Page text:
This stuff is all about measuring.  And I’ve been through hell.

When I was at the museum I got thrown in the deep end and had to practice and practice and practice.  I had a couple of people I could ring and one was the framer at Te Papa and I still ring him up now and go “Help!” He’s become a mentor.

That struggle though, at that time, is probably what gave me the grit I needed to do this.

WCL:  What else do you do besides framing?

JW: I hang art in people’s houses.  That’s been a great addition to the business.

WCL: Talk us through how an art hanging service works

JW:  First of all, if there’s a really heavy or large item that needs a professional to hang it.  It needs proper fittings so it doesn’t fall off the wall.  Heavy mirrors or really big paintings.  Then there’s the aesthetic side – you try to make it work in the whole room so there is a flow.
I try to make it feel calm.  And also – you hang things on two hooks so they don’t go crooked.

WCL: Besides art works what other things have you been asked to frame?

JW:  A couple of people want me to make a magnetic frame or something for their kids art and family photos so they can swap them out.  I’ve framed a few kids’ art and when they see their art trapped in behind glass and in a frame, they don’t generally like it.

So I have a vision and need to design something where you can just swap them out and easily access them and kids can do it themselves.

I have a customer whose father built a log cabin, not having done anything like that before. They want me to make something unconventional with a rustic feel.  So that’s a fun challenge.  I do like the bespoke challenges.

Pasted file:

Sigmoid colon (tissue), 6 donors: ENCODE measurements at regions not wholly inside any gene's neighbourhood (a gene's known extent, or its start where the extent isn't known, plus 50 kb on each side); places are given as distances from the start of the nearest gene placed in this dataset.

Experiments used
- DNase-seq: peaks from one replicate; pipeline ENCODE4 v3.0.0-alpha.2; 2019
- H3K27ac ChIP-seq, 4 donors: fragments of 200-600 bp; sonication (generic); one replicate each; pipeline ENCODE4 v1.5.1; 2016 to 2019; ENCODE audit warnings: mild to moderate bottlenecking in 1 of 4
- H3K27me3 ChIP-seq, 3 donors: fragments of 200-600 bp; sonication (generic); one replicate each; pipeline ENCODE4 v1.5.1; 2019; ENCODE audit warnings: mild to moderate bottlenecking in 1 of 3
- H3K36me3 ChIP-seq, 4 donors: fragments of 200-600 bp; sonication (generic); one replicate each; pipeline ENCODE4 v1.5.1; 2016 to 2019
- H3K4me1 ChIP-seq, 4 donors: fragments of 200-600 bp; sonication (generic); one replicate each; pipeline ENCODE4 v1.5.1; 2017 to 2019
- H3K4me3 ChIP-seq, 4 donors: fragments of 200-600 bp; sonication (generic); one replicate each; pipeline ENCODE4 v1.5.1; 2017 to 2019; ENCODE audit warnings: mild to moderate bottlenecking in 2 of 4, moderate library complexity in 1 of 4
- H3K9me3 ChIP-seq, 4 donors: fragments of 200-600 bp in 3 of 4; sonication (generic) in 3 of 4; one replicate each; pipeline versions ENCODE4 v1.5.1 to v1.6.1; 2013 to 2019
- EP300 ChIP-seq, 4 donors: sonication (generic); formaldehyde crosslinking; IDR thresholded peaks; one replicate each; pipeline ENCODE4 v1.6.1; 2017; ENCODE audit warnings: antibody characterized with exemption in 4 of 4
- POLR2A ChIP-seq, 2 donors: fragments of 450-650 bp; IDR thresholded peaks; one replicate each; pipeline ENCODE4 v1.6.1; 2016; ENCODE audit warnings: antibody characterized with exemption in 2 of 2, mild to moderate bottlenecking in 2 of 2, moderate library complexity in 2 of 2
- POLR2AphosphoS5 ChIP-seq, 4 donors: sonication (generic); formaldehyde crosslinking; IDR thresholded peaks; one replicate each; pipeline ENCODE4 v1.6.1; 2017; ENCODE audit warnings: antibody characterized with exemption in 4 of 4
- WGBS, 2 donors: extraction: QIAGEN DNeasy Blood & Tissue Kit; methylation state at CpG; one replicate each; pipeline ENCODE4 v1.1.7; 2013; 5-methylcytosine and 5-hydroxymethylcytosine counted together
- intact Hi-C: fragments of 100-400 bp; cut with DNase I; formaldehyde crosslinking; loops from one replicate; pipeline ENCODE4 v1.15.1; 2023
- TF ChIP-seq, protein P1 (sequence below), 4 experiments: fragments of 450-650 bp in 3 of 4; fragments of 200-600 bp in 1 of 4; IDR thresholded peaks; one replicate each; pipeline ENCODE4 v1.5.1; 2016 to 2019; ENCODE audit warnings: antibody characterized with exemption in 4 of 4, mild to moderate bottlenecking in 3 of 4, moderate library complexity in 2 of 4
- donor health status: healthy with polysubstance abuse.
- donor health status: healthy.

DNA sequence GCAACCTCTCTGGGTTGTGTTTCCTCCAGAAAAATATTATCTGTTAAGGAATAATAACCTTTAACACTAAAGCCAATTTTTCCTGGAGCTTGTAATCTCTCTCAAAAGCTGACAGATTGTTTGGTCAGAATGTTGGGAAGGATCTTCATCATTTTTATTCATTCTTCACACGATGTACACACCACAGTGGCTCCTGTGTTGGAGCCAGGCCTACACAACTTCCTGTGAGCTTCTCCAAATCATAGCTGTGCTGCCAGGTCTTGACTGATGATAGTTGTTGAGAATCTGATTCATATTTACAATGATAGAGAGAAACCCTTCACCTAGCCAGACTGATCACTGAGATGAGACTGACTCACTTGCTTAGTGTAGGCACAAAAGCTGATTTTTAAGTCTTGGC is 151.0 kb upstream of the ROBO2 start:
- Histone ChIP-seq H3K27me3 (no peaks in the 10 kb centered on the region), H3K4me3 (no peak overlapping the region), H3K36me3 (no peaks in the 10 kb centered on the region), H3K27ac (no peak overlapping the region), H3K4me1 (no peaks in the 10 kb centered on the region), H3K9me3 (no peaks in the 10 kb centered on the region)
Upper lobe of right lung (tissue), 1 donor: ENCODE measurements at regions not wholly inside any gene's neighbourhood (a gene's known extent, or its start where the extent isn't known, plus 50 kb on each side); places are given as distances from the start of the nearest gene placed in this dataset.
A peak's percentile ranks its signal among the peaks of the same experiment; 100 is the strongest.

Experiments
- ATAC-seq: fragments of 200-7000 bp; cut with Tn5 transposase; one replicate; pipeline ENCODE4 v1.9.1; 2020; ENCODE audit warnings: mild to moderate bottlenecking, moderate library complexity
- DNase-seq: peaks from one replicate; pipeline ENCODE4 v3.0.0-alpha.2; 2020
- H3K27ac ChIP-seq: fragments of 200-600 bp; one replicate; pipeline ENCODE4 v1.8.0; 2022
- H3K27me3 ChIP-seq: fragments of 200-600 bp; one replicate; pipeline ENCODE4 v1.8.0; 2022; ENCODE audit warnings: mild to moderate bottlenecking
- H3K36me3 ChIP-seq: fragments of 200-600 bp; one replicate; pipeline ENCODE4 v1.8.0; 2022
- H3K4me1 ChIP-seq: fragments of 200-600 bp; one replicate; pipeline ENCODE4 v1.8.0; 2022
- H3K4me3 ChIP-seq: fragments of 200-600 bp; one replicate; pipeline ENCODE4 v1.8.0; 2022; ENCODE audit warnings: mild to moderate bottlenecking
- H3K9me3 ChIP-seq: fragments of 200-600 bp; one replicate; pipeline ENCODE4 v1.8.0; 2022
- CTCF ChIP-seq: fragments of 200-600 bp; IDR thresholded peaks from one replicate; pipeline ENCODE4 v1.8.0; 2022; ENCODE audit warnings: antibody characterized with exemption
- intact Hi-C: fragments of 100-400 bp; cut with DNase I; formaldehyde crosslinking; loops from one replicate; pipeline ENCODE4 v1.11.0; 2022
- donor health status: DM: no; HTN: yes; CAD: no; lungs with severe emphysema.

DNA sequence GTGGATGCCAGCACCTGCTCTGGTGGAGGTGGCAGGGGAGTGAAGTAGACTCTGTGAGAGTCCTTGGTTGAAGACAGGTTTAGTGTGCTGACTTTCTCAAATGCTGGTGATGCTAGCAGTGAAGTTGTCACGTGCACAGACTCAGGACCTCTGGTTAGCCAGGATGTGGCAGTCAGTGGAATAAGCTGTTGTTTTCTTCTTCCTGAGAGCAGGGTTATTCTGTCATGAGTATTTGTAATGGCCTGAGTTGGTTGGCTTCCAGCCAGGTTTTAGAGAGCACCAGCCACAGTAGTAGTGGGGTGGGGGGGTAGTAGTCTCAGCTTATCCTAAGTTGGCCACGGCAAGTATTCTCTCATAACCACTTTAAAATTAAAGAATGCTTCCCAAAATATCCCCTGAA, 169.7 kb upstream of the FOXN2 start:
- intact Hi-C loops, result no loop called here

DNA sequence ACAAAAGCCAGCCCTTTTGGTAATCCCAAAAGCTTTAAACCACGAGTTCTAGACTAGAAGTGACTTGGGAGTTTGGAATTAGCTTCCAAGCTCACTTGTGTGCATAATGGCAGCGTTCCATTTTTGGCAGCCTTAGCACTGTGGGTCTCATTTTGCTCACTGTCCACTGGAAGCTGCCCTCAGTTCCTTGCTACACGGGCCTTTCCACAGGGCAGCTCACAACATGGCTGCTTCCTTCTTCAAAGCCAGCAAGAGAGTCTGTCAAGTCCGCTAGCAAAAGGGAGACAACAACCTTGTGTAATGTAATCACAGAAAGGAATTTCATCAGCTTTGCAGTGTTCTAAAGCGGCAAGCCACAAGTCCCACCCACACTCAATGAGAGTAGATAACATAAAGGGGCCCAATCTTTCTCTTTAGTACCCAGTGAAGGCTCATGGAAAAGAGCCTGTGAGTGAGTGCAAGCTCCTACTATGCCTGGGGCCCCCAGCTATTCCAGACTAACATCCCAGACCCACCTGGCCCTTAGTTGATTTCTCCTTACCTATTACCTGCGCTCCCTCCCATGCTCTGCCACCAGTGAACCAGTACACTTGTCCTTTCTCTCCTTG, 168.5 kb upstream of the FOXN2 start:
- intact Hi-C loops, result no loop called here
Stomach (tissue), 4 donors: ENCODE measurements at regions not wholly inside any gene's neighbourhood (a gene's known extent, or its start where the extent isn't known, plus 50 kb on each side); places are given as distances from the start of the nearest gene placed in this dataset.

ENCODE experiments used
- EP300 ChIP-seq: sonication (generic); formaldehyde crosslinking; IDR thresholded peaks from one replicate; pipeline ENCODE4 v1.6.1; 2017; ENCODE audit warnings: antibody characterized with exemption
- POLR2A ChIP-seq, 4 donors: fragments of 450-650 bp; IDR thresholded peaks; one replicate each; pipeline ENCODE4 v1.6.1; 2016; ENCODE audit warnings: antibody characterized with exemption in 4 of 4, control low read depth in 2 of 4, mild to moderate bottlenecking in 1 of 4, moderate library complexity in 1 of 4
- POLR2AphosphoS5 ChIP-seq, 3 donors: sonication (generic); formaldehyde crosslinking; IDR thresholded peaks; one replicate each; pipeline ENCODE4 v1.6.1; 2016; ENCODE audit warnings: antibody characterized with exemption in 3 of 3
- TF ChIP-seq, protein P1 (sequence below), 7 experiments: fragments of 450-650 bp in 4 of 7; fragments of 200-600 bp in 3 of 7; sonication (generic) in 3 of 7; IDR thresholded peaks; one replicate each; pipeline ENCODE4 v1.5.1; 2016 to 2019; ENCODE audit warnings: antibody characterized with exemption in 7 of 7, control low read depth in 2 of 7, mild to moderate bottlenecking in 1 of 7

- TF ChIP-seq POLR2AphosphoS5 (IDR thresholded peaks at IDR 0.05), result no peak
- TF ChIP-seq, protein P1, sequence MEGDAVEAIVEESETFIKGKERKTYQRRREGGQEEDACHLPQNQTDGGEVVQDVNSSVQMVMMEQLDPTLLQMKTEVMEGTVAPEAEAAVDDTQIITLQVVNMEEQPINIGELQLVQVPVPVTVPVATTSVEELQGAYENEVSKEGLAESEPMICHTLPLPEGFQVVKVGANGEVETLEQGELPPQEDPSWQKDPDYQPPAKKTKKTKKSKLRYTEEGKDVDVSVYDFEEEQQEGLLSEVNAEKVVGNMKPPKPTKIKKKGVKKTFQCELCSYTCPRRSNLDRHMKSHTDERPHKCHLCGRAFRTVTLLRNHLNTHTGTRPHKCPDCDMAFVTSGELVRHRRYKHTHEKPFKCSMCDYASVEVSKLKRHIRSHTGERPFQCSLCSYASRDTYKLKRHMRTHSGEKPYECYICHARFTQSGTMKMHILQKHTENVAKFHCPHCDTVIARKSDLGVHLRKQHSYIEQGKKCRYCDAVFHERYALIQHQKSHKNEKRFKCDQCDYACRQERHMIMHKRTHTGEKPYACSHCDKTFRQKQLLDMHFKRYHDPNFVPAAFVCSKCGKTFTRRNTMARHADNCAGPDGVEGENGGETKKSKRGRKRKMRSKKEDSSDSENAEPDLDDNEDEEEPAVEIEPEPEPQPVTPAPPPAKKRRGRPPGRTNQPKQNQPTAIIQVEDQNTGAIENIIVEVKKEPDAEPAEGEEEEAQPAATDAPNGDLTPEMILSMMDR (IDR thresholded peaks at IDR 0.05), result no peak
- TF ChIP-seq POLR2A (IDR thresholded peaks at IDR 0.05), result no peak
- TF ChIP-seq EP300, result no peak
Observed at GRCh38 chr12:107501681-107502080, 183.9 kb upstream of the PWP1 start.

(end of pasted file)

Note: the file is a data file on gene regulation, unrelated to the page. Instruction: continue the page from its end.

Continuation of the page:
In the early stages those things were actually quite … you’d end up working for hours and hours and get paid next to nothing.  So you get better at saying no to things. But it’s also how you develop your skills.  There’s a fine line between getting the experience and getting paid.

WCL:  How did you work out how to charge out your services?  Did you look at what other people were charging or have you come up with a figure that works for you?

JW: I come from a community arts background and I struggled a lot with charging enough.  I think I’m there now where I’m happy with the rate I charge.

I have a rough idea of what other people charge.  It’s just sort of testing the waters and getting confidence up.

You punish yourself and think “I should have done that faster.” It should have taken two hours but actually I did it in four.  But then your confidence grows and you think “No, it takes three.  Do it in three, charge for three”.

The thing about self employment is that you don’t get to measure yourself against anyone else.  When you’re working alone you don’t really see how other people work.  In the past year or so I have worked alongside other art hangers and have learned from them.

It’s what the customers say.  If they’re happy, then that’s good.

WCL:  Do you prefer working with wood?

JW: Yeah.  The workshop upstairs is my happy place.  This whole thing is about precision but the workshop and wood is a little more forgiving.  Working with the recycled timber is great compared to working with the painted surfaces of commercial mouldings.  I definitely like working with the wood most of all out of all the processes.

WCL:  Is it mainly recycled native timbers?

"Yes.  There’s just so much around and it’s getting wasted.  It’s such beautiful stuff and so much better than anything you can buy new.  If you take the time to turn it back into something beautiful.
It brings a warmth into the room."

WCL:  You applied for, and were awarded, a Wellington City Council Organic Waste Diversion Fund.  Tell us a bit about the process of applying for the grant and what have you done with the funding.